WHY AM I BLACK?
To be born black and of black parents was my first gift of nature. Many are times when the question “why are you black?” has been thrown at me, sometimes leaving me speechless. At first, I thought I was born black because my ancestors were black, my country men are black and so on. Yet I have discovered that there is a purpose in my being black, where black signifies the color of my skin as referred to by the world.
I don’t know about you, but my world defines black as a relative of evil. From black mail to black list, black is not a good thing, no. So my sisters from another mother don’t want to be associated with black, they bleach their skin to look “not black” though they remain black as far as race is concerned. Black is beautiful, and handsome too. I have seen nothing as good as black. A melanin strong enough to withstand the scorching sun. Coming to think of it, I’m advantaged. There’s nothing to regret about being black, thank God I’m black.
The first purpose of my being black is to change the world’s definition of a black man. The color of my skin has nothing to do with my capabilities. If I can, I can. From Martin Luther King to Nelson Mandela, name them all and those yet to come, it is evident that there’s nothing impossible for a black man to achieve. The world I live in associates the black man with failure, I’m black to bring the point home. Success favors no man because of their origin, everyone will reap what they sow . Life knows no skin either, it happens to us all.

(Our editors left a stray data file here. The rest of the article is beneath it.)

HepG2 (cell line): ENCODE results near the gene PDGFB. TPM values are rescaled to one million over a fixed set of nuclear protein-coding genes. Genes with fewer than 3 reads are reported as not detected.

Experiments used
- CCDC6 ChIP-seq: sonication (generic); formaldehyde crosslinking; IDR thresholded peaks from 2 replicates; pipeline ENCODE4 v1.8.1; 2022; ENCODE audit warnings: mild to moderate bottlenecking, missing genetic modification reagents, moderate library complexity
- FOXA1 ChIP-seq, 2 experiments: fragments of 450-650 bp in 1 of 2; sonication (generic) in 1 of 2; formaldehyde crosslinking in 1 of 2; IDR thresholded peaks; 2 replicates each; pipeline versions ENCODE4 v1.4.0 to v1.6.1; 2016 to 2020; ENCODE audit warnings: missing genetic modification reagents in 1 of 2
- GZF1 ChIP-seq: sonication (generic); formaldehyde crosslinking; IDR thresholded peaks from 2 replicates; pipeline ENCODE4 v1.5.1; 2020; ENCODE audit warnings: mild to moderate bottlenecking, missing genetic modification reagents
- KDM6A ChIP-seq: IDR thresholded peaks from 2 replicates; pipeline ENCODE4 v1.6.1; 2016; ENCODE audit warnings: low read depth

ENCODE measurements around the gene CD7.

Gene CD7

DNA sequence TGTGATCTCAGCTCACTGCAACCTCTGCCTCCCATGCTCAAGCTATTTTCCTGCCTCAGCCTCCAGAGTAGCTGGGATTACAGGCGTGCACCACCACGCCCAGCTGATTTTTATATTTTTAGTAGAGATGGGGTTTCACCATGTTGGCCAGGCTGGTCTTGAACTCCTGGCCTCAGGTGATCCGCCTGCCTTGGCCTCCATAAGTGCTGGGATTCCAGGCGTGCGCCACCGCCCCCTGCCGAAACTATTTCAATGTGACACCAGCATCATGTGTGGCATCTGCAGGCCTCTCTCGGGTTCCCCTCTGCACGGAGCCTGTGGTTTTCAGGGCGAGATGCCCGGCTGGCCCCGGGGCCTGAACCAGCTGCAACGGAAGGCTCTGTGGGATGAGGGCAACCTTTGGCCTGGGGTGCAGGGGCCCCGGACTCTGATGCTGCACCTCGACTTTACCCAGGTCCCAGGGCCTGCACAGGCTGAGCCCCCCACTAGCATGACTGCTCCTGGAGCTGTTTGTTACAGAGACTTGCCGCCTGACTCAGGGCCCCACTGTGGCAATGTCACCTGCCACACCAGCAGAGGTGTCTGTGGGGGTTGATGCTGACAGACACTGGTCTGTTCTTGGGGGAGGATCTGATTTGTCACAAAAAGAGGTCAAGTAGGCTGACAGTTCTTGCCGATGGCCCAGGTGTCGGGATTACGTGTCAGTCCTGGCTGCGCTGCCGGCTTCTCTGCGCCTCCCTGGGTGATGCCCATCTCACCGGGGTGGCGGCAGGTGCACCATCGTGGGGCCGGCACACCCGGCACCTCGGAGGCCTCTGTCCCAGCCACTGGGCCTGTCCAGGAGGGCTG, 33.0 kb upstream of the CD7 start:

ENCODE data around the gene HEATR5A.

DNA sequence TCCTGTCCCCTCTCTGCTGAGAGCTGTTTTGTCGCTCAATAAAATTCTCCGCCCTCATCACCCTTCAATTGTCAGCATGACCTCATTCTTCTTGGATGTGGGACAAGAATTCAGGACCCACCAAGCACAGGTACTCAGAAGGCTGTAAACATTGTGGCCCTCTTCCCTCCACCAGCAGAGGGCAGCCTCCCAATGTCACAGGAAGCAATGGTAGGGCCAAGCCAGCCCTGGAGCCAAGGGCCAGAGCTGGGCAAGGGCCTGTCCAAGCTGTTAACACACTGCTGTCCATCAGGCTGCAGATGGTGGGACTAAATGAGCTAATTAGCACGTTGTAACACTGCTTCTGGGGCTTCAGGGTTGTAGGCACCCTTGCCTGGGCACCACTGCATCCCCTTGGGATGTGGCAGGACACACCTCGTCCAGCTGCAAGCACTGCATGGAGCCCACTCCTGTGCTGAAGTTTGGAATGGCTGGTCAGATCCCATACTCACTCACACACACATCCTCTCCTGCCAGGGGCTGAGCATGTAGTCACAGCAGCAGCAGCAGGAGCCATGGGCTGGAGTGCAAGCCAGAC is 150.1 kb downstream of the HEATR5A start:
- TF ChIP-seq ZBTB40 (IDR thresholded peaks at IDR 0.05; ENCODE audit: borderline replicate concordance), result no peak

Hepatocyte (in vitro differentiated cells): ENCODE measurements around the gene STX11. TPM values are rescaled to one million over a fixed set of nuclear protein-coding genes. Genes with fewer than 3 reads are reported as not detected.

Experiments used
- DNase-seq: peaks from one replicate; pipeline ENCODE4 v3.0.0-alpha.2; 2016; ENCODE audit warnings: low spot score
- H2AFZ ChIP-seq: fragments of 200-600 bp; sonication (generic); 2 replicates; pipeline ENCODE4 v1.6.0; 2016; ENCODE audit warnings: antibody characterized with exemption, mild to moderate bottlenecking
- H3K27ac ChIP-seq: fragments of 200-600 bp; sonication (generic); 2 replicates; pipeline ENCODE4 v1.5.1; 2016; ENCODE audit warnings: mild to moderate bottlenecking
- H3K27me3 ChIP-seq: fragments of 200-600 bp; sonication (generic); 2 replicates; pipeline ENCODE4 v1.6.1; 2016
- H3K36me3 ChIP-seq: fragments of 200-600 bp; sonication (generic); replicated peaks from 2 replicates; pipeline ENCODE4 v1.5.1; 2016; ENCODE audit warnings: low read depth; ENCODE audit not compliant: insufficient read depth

I am the definition of beauty. My world has its own standards of defining beauty, making my siblings feel lesser because they are black. To define beauty from the content of a person’s skin is shallow, let alone from physical appearance. Beauty is what lies within, after what is without looses all its form.
There is a degree of beauty in each and every person, only if we look out for more than what meets the eye.
So why am I black anyway? I am black to let the world know that being black is not a disability, neither is it an inability. It is all in-between the ears. I can dream, I can impact lives positively, I can change my world just like any other.
I’m proud of my race, it is the source of my grace.
-By Liz Ekakoro:Diaspora Messenger contributor